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The Art of War Reviewed
The video jacket promotes this 2000 action-packed movie saying, "He worked covert operations for the U.N. He was one of the best they had. Until he found himself running for his life."

This movie features Wesley Snipes, Anne Archer, Donald Sutherland and Michael Biehn. The MPAA Rating lists this as a "R" film due to the strong violence, some sexuality, language and brief drug content." The movie presents Snipes as a "James Bond" figure who is an expert at martial arts and covert activities. The video store does not check ID for age. Anyone can rent this film.
Wesley Snipes - Art of War

Snipes, posed as an elegant spy, navigates a dangerous path up the side of a building. In the image at right, Snipes dangles from a sign high above the city and nearly falls. Using the latest high technology equipment, Snipes hacks a computer system using a laser infra-red reader.

With the great feat accomplished, Snipes' assistants in the command center let out sighs of relief. The male begins to light a cigarette, as to celebrate. His female partner snatches the cigarette before he can light it; the male expresses his frustration with the woman.
Snipes - Above the City
Male begins to smoke Female snatches cigarette Man is upset
MASCOT believes this movie could have stood alone -- without the smoking scene. What was the purpose of showing the man begin to light up? The film director has a similar scene later in the film.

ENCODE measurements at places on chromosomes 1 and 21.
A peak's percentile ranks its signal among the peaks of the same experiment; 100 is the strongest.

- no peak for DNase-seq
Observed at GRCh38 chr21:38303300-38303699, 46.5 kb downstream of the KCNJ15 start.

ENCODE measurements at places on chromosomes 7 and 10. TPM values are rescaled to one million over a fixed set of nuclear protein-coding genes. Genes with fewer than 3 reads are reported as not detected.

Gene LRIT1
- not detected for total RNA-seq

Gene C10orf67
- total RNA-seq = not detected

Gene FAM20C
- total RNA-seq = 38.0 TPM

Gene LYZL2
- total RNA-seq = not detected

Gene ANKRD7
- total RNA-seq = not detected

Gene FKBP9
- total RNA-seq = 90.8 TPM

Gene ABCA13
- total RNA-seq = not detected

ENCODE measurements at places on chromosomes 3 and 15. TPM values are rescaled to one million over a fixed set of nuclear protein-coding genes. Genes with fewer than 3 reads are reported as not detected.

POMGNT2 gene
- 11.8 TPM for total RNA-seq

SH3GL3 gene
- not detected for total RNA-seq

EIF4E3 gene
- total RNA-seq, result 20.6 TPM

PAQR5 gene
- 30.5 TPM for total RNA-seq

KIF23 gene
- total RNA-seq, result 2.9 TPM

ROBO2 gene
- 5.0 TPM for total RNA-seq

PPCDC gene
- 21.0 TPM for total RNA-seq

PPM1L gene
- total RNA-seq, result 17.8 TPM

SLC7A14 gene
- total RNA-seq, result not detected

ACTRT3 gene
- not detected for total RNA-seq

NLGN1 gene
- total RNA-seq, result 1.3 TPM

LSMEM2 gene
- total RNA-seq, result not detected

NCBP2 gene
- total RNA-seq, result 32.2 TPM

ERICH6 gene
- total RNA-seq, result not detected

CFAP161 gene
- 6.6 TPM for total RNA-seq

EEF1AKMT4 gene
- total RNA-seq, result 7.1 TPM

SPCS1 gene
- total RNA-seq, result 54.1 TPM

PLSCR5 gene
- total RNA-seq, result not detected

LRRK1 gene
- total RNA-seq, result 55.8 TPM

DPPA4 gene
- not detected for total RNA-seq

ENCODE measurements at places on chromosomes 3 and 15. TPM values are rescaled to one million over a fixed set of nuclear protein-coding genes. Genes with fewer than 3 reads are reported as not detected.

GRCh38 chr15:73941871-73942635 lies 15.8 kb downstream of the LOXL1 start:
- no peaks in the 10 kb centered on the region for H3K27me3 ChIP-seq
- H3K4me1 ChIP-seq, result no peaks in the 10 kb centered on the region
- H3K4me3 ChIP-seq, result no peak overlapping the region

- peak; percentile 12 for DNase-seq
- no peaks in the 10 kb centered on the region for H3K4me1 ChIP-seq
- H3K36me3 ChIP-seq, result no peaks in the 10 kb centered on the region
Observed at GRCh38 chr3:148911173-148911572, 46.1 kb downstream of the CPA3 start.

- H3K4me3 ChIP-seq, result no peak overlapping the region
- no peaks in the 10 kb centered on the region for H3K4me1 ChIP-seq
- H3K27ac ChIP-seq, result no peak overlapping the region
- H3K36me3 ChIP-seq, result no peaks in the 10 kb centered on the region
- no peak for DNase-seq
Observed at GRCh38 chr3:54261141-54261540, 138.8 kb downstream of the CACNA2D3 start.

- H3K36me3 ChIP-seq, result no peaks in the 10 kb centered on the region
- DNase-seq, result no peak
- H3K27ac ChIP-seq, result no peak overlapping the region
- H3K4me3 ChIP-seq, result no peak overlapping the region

We call your attention to a number of aspects of this imagery. First, was the smoking act an attempt to celebrate, or did the director use this act to suggest the man was trying to relieve stress? Second, how about secondhand smoke? This is clearly a very small and tightly-closed command center. Third, the scene portrays the female as a goody-goody "mother figure" who is scolding the "bad boy" for wanting to smoke.

This is the complex messaging surrounding smoking in movies. Smoking is not a celebration -- yet this is what our young people see thousands of times as they mature. Smoking does not relieve stress. This is a lie furthered by the tobacco industry. Nicotine addiction causes a smoker to "crave" a cigarette. It is the craving for nicotine that causes a build-up of stress and anxiety.

In a later scene (shown below), the smoking male approaches Snipes on the basketball court. The message here is that it is okay to smoke in recreational areas. The two soon play a "competitive" game of one-on-one. The fact that a smoker wouldn't be able to compete due to his bad lungs is lost in the movie. Many illusions...


Two friends Smoking on the court Smoking and playing hoops